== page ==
While I was in North Carolina, I shopped at Walmart and wasn’t even being ironic. I lived under the poverty level for seven years. My life now is blessed with the riches of good friends, the best fiance in the solar system, and enough invested to keep us afloat in times of lean. So don’t talk to me about an ivory tower, Guignol. We all suffer or bask, struggle or grow complacent, in our different ways. I came by my misanthropy honestly.
I tried to take a picture of the fabulous syzygy of the Moon and Mars tonight, but instead ended up with something that hardly does it justice:
I mean, that’s Mars and the Moon all right, but I think they could have done better with a daguerreotype in 1853. It doesn’t matter; these things have to be experienced to be appreciated, and when Tessa and I entered the Taconic Valley tonight with both celestial objects lighting up the forest floor, it was truly stunning. Not to mention an apt metaphor for our times: Mars in conjunction with the Moon, linguistically, means “insane war.”
I was especially horrified to learn what happened in Santa Monica, CA today – an 86-year-old man plowed into the farmers market, killing eight people and injuring 45. This is a market I have been to a hundred times, and no doubt some of our friends had just been there hours or minutes before this geriatric wrecking crew smashed through. I mean, even a two-year-old died.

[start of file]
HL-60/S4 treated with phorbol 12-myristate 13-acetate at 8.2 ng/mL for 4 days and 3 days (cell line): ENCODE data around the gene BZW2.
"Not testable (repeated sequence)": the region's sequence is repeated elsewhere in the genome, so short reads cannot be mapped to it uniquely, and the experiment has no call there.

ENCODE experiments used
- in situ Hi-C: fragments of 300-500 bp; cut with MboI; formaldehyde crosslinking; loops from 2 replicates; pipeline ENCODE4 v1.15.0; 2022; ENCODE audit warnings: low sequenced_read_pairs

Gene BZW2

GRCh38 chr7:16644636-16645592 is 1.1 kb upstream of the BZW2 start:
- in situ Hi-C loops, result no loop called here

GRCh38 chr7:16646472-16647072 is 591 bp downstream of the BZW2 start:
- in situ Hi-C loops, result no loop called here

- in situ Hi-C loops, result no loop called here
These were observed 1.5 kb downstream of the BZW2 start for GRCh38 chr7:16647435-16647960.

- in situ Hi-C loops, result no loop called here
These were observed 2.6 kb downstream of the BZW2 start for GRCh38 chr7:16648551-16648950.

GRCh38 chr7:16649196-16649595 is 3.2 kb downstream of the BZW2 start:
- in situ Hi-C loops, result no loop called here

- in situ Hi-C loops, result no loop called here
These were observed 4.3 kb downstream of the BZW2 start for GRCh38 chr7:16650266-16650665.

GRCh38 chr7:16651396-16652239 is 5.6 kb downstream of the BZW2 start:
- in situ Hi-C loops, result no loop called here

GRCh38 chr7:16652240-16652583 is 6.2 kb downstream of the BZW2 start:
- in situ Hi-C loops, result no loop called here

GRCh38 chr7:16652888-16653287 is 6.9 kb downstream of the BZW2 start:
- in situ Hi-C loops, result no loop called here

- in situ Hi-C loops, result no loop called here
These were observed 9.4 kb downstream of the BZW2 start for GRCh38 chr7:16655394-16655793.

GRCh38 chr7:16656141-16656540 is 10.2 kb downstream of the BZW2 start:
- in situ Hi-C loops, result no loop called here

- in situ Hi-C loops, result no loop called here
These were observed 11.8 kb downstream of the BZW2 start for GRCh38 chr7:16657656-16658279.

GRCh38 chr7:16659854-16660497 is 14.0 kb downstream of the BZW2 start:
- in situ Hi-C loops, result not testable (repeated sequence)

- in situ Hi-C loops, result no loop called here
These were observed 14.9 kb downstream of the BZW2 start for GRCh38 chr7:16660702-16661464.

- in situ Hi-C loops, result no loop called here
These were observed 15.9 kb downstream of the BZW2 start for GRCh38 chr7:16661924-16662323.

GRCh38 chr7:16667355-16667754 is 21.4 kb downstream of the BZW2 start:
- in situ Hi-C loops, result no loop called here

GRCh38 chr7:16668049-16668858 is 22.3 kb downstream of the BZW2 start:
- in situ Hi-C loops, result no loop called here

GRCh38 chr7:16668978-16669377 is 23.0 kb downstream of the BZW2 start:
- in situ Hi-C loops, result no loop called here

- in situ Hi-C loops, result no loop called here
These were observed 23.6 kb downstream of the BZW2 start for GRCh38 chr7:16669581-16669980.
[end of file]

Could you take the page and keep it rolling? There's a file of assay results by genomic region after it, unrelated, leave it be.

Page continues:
This news came after a car ride when we discussed the “twilight” of our parents’ lives, and what might happen to them, and how we might help. Getting into your late 80s is scary, and there has to be a plan, and damned if we know exactly what that might be. I’d also just read an unwittingly timely article by an 86-year-old woman in last week’s Newsweek about how she gave up driving when she knew it was time.
I know this accident will raise the cackles of the second-only-to-the-Freemasons power legions of the AARP, who will no doubt jump to the defense of elderly drivers. But this accident is absolutely inexcusable. That motherfucker should not have been on the road. After the age of 80, I think all drivers should take a mandatory skills test, whereby they measure visual acuity and reaction time. I mean, if you’re not allowed to drive for the first fifteen years of your life, maybe you shouldn’t drive for the last five or six. Call me, I’ll come over and take you to In’n’Out burger, fer chrissakes.